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After the Taliban seized control of Kabul, a monumental rescue effort was launched in order to extract Afghans and British nationals from the region. Thousands of desperate people appealed to the UK to be rescued in the extraction efforts that lasted a fortnight.
However, a junior civil servant has criticised the Government’s role in the rescue response, claiming that the effort was impacted by the “work from home” culture.
In written evidence to the Foreign Affairs Committee, Raphael Marshall, who worked as a Desk Officer handling requests from Afghans seeking flights out of Kabul in August, has outlined what he considers to be failures in the Afghanistan Crisis Response.
In his written report, he claims between 75,000 and 150,000 Afghans who were at risk because of their links to Britain applied to be evacuated.
He estimated though that fewer than five percent received any assistance and within his 39-page dossier, Mr Marshall added: “It is clear that some of those left behind have since been murdered by the Taliban”.
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Thousands of desperate people appealed to the UK to be rescued in the extraction efforts
He added that staff at the crisis centre would not normally be expected to work at weekends or overnight.
He claims this refusal of overtime was part of a “deliberate drive” to prioritise “work-life balance” while working from home.
The former civil servant also claims that thousands of pleas sent via email – including ones with subject lines such as “please save my children” were opened, but not dealt with.
The 25-year-old said that officials struggled to process the volume of emails and failed to prioritise cases.
He also claims that the purpose of emails being left unanswered “was to allow the Prime Minister and the then Foreign Secretary to inform MPs that there were no unread emails.”
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He added: “It is difficult to see what other purpose this method served because these emails will need to be reread and prioritised before any action can be taken.”
He also claimed that no one on the rescue effort team spoke any Afghan languages, meaning that calls to people asking for help had to be conducted in English.
According to his dossier, junior staff members were “scared by being asked to make hundreds of life and death decisions about which they knew nothing”.
He also claims, that for one afternoon during the two-week evacuation effort he was the only person “monitoring and processing emails in the Afghan special cases inbox”.
In his statement, he added: “In my opinion, staffing shortages were exacerbated by some staff working from home, which hampered communication.”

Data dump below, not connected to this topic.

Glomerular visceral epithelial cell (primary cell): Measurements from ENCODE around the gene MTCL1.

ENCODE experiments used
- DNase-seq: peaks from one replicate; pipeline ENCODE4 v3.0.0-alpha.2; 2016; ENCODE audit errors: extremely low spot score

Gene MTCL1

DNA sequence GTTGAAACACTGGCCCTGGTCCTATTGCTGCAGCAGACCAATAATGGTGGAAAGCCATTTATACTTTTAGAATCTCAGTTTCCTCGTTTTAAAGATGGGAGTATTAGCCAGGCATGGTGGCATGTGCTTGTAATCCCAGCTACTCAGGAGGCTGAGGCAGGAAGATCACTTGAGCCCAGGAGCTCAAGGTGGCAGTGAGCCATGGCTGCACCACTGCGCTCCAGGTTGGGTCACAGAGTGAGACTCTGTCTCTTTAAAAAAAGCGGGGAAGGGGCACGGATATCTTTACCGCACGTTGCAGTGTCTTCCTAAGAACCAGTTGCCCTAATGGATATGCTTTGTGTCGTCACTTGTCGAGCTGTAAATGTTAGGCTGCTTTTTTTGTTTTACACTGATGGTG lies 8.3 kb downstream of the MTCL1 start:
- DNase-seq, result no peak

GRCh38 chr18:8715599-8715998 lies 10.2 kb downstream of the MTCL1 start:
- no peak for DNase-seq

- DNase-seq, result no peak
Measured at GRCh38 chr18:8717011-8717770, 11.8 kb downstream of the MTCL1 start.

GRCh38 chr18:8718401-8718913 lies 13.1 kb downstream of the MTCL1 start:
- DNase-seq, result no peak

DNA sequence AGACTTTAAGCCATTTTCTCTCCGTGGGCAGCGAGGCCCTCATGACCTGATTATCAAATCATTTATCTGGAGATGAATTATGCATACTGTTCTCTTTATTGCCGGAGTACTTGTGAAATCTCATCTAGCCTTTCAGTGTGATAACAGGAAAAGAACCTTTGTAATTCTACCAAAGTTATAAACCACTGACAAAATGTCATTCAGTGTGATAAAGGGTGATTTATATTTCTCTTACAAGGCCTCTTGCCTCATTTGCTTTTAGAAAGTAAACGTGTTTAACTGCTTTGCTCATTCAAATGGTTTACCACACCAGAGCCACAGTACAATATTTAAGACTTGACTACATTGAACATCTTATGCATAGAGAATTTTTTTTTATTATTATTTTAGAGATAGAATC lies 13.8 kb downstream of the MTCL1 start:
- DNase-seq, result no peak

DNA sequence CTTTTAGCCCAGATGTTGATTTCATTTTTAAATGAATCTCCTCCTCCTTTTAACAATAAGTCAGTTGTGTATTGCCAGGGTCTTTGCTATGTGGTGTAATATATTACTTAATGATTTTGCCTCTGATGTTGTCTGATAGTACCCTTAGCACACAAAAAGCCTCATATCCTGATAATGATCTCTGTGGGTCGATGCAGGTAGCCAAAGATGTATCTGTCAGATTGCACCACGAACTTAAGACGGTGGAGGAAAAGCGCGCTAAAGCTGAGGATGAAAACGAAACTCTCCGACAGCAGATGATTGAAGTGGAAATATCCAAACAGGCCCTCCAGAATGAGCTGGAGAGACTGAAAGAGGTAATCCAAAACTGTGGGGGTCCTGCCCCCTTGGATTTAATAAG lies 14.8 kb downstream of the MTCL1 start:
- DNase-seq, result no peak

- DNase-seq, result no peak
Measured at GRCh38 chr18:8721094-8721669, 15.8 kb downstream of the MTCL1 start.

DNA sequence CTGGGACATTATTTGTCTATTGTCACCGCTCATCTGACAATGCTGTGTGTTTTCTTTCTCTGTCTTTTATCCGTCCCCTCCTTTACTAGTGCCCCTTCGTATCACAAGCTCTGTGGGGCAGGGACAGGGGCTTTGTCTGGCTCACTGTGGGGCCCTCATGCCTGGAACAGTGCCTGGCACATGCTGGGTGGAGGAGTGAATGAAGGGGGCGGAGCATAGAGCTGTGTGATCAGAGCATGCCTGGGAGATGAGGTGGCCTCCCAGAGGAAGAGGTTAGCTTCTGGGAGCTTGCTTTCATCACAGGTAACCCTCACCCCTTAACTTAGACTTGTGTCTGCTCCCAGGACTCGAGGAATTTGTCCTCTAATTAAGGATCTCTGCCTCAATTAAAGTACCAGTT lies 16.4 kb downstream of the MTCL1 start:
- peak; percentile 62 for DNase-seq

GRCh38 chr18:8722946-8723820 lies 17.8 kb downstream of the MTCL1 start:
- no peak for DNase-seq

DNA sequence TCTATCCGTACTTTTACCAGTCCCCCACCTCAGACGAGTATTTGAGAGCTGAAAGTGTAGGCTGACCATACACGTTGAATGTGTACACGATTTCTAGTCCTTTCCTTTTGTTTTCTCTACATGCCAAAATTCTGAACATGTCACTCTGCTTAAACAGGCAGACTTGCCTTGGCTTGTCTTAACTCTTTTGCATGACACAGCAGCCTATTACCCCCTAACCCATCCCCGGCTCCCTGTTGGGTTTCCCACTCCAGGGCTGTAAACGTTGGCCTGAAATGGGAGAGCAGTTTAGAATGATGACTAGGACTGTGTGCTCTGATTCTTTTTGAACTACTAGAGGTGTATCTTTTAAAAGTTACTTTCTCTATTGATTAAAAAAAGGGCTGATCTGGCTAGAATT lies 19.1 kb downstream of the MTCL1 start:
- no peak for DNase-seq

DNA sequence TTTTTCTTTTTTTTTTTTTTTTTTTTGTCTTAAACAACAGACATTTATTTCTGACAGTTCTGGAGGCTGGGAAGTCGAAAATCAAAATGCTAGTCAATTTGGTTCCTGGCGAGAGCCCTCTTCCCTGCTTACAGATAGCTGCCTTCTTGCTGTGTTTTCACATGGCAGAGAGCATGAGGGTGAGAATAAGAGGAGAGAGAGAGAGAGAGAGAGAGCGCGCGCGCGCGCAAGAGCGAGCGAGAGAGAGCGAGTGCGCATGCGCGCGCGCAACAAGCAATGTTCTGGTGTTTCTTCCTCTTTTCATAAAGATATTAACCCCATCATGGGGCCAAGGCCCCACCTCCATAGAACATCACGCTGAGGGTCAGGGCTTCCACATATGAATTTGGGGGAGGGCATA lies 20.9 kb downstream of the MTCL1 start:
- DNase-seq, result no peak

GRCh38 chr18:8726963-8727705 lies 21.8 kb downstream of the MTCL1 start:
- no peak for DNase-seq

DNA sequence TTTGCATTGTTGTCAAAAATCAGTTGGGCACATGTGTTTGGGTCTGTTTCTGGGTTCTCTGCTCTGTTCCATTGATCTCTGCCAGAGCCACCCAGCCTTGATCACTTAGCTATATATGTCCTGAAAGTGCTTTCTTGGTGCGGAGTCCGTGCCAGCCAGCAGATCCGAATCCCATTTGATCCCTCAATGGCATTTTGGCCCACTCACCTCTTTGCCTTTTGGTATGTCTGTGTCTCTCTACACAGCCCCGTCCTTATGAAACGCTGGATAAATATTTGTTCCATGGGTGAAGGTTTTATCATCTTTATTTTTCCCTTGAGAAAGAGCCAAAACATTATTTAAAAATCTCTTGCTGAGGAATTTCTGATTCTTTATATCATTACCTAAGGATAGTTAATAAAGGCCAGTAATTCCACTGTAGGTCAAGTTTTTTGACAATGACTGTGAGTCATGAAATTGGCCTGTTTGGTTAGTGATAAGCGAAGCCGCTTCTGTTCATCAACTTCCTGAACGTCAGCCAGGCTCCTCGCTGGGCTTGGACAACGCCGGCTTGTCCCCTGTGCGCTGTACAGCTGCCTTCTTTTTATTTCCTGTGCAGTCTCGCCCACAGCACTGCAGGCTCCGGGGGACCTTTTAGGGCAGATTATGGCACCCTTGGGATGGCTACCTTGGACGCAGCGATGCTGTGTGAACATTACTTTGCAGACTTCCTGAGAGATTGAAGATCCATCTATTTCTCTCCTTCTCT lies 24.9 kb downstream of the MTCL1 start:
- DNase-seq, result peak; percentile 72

Mr Marshall resigned from his position at the Foreign, Commonwealth and Development Office (FCDO) in September.
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The two-week rescue effort was described by Mr Raab as “the biggest operation in living memory” of its kind.
Following the Taliban takeover, the UK airlifted 15,000 people out of the country.
These included 5,000 British nationals, 8,000 Afghans and 2,000 children.
Mr Marshall has claimed that former foreign secretary Dominic Raab was too slow to make decisions and that he “did not fully understand the situation”.
Mr Raab hit back at the criticism of his decision making in an interview, saying it came from a “relatively junior desk officer”.
Raphael Marshall worked as a Desk Officer handling requests from Afghans seeking flights from Kabul
He told BBC Breakfast: “I don’t doubt there were challenges, I don’t doubt there will be lessons to be learned but if you look at the facts, I think we did a good job by recent standards of evacuations and by international comparisons.”
A UK Government spokesperson told Express.co.uk: “UK Government staff worked tirelessly to evacuate more than 15,000 people from Afghanistan within a fortnight. This was the biggest mission of its kind in generations and the second-largest evacuation carried out by any country. We are still working to help others leave.
“More than 1000 FCDO staff worked to help British nationals and eligible Afghans leave during Op Pitting. The scale of the evacuation and the challenging circumstances meant decisions on prioritisation had to be made quickly to ensure we could help as many people as possible.
“Regrettably we were not able to evacuate all those we wanted to, but our commitment to them is enduring, and since the end of the operation we have helped more than 3000 individuals leave Afghanistan.”